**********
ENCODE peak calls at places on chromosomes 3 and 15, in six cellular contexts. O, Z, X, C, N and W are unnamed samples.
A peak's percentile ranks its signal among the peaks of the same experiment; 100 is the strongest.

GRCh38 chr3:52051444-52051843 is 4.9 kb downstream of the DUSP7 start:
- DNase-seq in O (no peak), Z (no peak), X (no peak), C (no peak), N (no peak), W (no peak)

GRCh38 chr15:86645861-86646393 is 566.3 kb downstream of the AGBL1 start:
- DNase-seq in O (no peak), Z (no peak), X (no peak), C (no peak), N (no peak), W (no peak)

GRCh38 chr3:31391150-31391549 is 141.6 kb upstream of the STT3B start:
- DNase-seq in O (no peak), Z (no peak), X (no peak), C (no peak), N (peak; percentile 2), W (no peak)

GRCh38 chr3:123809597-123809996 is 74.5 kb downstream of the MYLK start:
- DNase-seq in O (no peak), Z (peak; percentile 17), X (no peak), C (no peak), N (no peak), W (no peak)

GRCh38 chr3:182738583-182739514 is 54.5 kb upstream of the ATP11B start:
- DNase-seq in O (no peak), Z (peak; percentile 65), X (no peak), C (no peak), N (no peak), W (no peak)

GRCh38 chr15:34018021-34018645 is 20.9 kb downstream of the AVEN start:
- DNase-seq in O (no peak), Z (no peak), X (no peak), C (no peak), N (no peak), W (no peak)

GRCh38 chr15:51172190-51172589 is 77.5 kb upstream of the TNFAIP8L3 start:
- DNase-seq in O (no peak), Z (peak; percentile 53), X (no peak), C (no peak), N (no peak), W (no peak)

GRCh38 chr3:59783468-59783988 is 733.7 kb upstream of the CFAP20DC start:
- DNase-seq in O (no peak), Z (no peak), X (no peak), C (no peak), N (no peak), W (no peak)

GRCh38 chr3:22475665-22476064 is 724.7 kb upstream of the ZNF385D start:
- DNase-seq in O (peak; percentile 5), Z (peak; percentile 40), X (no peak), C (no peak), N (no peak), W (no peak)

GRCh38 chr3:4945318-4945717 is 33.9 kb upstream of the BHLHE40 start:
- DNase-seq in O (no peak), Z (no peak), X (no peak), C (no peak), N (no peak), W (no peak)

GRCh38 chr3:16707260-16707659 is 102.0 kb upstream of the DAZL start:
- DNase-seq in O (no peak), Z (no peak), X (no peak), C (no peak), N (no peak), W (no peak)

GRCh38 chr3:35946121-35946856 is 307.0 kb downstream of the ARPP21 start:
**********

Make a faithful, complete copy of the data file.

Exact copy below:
ENCODE peak calls at places on chromosomes 3 and 15, in six cellular contexts. O, Z, X, C, N and W are unnamed samples.
A peak's percentile ranks its signal among the peaks of the same experiment; 100 is the strongest.

GRCh38 chr3:52051444-52051843 is 4.9 kb downstream of the DUSP7 start:
- DNase-seq in O (no peak), Z (no peak), X (no peak), C (no peak), N (no peak), W (no peak)

GRCh38 chr15:86645861-86646393 is 566.3 kb downstream of the AGBL1 start:
- DNase-seq in O (no peak), Z (no peak), X (no peak), C (no peak), N (no peak), W (no peak)

GRCh38 chr3:31391150-31391549 is 141.6 kb upstream of the STT3B start:
- DNase-seq in O (no peak), Z (no peak), X (no peak), C (no peak), N (peak; percentile 2), W (no peak)

GRCh38 chr3:123809597-123809996 is 74.5 kb downstream of the MYLK start:
- DNase-seq in O (no peak), Z (peak; percentile 17), X (no peak), C (no peak), N (no peak), W (no peak)

GRCh38 chr3:182738583-182739514 is 54.5 kb upstream of the ATP11B start:
- DNase-seq in O (no peak), Z (peak; percentile 65), X (no peak), C (no peak), N (no peak), W (no peak)

GRCh38 chr15:34018021-34018645 is 20.9 kb downstream of the AVEN start:
- DNase-seq in O (no peak), Z (no peak), X (no peak), C (no peak), N (no peak), W (no peak)

GRCh38 chr15:51172190-51172589 is 77.5 kb upstream of the TNFAIP8L3 start:
- DNase-seq in O (no peak), Z (peak; percentile 53), X (no peak), C (no peak), N (no peak), W (no peak)

GRCh38 chr3:59783468-59783988 is 733.7 kb upstream of the CFAP20DC start:
- DNase-seq in O (no peak), Z (no peak), X (no peak), C (no peak), N (no peak), W (no peak)

GRCh38 chr3:22475665-22476064 is 724.7 kb upstream of the ZNF385D start:
- DNase-seq in O (peak; percentile 5), Z (peak; percentile 40), X (no peak), C (no peak), N (no peak), W (no peak)

GRCh38 chr3:4945318-4945717 is 33.9 kb upstream of the BHLHE40 start:
- DNase-seq in O (no peak), Z (no peak), X (no peak), C (no peak), N (no peak), W (no peak)

GRCh38 chr3:16707260-16707659 is 102.0 kb upstream of the DAZL start:
- DNase-seq in O (no peak), Z (no peak), X (no peak), C (no peak), N (no peak), W (no peak)

GRCh38 chr3:35946121-35946856 is 307.0 kb downstream of the ARPP21 start: